#reverb10 – Day 6: Make. What was the last thing you made?

December 6 Prompt

Author: Gretchen Rubin
The Happiness Project

Prompt: Make. What was the last thing you made? What materials did you use? Is there something you want to make, but you need to clear some time for it?


I started making soap again. I’ve been making it on and off since about 2003, but I tend to go in fits and spurts. Make a ton of soap in a short amount of time, then not make any for months.

It’s been many months since I made my last big batch. I’m not even sure if Flora was born the last time I made a serious batch of soap. So it’s definitely been a while.

It felt really good to get excited about a non-computer-related hobby again. Of course, I spent lots of time online sourcing the best prices for my materials and reading up on new scents, but eventually I had to leave the laptop and iPhone and get my hands dirty (or clean really, since it’s soap and all).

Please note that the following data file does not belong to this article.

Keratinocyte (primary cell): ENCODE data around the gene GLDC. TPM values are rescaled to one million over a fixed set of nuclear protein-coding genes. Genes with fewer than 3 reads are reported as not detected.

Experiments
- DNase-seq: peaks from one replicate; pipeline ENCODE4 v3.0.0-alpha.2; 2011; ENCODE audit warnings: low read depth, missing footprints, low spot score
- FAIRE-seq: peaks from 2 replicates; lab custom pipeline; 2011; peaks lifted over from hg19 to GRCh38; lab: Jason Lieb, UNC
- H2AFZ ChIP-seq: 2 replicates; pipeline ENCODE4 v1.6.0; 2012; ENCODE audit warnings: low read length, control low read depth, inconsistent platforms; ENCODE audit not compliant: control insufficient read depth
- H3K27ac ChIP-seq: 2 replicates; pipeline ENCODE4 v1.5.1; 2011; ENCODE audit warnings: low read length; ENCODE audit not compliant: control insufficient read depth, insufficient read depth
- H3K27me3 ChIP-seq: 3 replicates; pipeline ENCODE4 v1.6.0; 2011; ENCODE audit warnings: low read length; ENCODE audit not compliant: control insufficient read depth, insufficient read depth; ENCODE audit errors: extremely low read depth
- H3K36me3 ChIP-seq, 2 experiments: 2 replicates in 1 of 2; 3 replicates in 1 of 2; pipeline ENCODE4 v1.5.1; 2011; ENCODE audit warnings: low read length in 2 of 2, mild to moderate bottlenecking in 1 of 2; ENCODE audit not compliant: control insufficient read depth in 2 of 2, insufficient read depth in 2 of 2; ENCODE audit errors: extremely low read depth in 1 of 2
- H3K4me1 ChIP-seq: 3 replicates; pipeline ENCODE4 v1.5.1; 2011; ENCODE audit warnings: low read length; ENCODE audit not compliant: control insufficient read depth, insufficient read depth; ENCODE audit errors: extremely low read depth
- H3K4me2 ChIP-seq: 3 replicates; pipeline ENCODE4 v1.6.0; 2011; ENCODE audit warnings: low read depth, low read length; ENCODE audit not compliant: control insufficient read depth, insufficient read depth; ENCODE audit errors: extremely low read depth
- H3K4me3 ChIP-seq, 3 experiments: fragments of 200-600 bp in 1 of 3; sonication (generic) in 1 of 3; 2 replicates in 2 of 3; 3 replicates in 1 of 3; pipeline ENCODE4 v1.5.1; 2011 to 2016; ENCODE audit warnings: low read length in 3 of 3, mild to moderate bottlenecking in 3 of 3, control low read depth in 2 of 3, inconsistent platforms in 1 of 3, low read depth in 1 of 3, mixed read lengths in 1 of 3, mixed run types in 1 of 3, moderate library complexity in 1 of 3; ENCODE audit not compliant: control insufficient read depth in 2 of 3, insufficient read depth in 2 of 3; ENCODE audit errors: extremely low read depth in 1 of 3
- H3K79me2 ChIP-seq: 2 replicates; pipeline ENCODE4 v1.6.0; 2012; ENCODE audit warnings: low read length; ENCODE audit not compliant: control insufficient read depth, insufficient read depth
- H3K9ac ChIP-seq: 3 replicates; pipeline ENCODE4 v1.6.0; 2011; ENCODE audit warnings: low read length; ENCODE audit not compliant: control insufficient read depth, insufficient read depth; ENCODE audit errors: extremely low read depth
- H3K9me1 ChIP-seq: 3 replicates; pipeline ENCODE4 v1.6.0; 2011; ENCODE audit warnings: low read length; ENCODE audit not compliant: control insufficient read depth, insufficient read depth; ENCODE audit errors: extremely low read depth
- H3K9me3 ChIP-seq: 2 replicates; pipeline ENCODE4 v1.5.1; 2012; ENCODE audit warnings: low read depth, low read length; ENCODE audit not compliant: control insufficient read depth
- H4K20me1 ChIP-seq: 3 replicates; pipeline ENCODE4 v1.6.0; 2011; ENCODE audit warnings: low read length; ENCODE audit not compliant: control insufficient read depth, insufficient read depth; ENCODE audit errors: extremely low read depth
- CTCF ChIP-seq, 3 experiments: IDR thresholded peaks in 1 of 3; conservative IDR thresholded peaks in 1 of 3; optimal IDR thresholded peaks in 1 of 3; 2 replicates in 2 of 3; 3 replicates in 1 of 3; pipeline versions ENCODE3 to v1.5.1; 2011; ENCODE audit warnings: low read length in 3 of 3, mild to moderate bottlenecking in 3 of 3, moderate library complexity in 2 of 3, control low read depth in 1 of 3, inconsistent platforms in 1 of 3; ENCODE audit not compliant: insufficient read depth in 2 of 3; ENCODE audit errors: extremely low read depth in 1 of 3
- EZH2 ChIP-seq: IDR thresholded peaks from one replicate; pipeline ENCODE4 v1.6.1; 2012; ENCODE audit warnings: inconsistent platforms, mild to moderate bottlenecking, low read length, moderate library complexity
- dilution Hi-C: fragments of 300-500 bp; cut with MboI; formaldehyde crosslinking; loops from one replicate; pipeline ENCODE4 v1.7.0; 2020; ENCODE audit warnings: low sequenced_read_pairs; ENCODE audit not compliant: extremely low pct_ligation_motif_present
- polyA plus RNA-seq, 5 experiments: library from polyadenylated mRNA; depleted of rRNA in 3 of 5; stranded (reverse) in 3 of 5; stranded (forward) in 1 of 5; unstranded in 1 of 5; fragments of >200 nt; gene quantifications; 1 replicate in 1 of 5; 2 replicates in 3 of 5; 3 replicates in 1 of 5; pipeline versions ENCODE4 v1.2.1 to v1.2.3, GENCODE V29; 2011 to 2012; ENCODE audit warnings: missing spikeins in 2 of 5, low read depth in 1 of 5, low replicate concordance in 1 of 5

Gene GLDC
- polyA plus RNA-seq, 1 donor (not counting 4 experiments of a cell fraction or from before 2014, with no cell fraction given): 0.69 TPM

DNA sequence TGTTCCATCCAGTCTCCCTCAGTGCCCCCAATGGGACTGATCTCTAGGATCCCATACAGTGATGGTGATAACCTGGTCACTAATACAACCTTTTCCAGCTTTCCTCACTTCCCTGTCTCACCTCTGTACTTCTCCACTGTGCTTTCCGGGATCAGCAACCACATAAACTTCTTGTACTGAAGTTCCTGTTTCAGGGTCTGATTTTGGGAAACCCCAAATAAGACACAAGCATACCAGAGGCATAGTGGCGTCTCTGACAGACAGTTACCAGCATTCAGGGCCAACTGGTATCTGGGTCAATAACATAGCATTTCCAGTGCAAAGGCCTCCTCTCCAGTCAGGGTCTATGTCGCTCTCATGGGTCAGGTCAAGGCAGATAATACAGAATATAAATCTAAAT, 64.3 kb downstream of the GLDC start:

Here are some of my latest creations:

Massage bar soapMassage bar. One of my newest molds, it’s a large bar and it looks gorgeous up close.

Snowflake soapHeart soap

Guest soaps (smaller in size) with snowflakes and hearts. This was my first time painting the shapes (or in the case of the heart soap, around the shapes) It turned out better than I thought, which always makes me happy).

Fish soap

Fishy soap! The fish part comes from an Ikea ice cube tray. The fish is then put in the oval mold and the second colour of soap is poured around it.

These soaps are made using the melt and pour method. Some purist soapmakers consider this slacker-style soap, which is okay with me. Melt and pour works like this:

  • Get your hands on some melt and pour soap base. This is premade, unscented, uncoloured glycerin soap. Other oils may be added. The fish and massage bar soaps have hemp oil in them, and the guest soaps have goat’s milk.
  • Melt the soap. This can be done in the microwave, or in a pot on the stove
  • Add your chosen fragrance and colourants
  • Pour into soap molds